Judge’s order favors Jupiter in Harbourside noise fight


A federal judge’s order hits notes Jupiter officials wanted to hear in a donnybrook over decibels at the town’s waterfront Harbourside entertainment complex.

U.S. District Judge Kenneth Marra in West Palm Beach denied Harbourside Place LLC’s bid for a preliminary injunction against the town. The development argued a town noise ordinance violated its constitutional rights of free expression and unlawfully restricted its ability to have live music performed.

“The Court finds that the Town did not adopt the Ordinance in order to target or retaliate against Harbourside, or as a means of controlling the content of musical performances,” Marra wrote in an order issued Thursday.

Marra found “it would not serve the public interest to enjoin the enforcement of a constitutionally valid ordinance.”

Attorneys for Harbourside did not immediately respond to a request for comment on the ruling or what happens next.

Town attorney Tom Baird said Thursday the order likely bodes well for the town’s motion for a summary judgment ending the case in its favor.

“I think we have a federal court that agrees the town is permitted to enforce its laws and its development order with respect to Harbourside Place,” Baird said.

Built by developer Nick Mastroianni, Harbourside Place opened with the bang of fireworks and music in December 2014 but has generated complaints from nearby residents about excessive noise. Mastroianni was traveling outside the country and unavailable for comment, an employee at his office said Thursday.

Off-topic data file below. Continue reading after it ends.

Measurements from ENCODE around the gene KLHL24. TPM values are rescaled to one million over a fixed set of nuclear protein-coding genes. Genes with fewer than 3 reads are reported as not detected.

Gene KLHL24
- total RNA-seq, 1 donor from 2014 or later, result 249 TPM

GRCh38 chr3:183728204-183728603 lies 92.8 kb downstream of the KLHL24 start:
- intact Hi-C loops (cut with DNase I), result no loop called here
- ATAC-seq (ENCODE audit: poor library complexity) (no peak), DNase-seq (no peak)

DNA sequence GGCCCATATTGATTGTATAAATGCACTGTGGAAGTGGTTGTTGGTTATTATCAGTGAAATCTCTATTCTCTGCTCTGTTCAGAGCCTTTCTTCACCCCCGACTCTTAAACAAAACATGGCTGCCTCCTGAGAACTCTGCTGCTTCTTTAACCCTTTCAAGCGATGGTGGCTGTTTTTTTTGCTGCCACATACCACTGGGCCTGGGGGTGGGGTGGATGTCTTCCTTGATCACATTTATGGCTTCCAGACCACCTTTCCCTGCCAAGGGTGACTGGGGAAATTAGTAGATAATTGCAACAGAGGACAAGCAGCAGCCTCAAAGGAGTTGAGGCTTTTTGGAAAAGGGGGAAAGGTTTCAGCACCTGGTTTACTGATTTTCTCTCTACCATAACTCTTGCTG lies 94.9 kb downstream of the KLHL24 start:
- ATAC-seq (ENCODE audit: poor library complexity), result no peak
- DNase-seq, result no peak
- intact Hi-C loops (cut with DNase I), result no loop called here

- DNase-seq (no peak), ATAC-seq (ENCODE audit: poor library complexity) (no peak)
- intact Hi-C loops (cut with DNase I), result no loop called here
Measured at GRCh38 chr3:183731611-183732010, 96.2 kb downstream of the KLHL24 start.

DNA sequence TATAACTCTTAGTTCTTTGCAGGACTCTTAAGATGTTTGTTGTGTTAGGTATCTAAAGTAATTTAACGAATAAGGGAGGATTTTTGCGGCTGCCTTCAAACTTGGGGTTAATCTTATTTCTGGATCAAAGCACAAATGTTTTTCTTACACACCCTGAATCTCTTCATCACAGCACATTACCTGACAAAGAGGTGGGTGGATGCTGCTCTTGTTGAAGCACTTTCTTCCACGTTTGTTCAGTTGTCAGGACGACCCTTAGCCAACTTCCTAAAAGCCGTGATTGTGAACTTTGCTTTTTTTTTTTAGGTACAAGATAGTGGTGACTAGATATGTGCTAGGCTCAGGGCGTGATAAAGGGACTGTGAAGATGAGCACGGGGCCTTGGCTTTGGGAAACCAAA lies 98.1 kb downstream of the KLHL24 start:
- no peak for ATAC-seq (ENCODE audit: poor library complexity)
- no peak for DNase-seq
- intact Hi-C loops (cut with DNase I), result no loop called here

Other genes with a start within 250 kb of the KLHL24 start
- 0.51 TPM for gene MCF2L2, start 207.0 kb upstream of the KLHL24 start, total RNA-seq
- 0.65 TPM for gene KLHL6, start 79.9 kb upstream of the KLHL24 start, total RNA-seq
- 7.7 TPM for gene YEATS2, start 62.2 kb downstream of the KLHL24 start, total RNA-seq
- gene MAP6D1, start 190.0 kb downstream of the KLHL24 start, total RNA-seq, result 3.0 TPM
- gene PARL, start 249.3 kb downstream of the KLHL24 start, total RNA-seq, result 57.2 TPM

In 2015, a frustrated Mastroianni said he has gone “above and beyond” meeting town requirements, blasting officials for suspending up to $350,000 in annual payments to the $150 million waterfront entertainment center.

“The town’s persona non grata attitude will cost the public the very benefits (for which) the project was approved by the town council,” Mastroianni said at the time. “I haven’t met a person yet that hasn’t said ‘thank you.’ “

The developer said “nothing seems to satisfy the town.”

This week, Marra found the ordinance “promotes a significant governmental interest by reasonably limiting the decibel levels at which the musical expression can be disseminated on the Harbourside Place property. With the use of recommended sound mitigation and attenuation strategies,    Harbourside would be able to have music played and heard on its property without adversely affecting adjacent property owners.”



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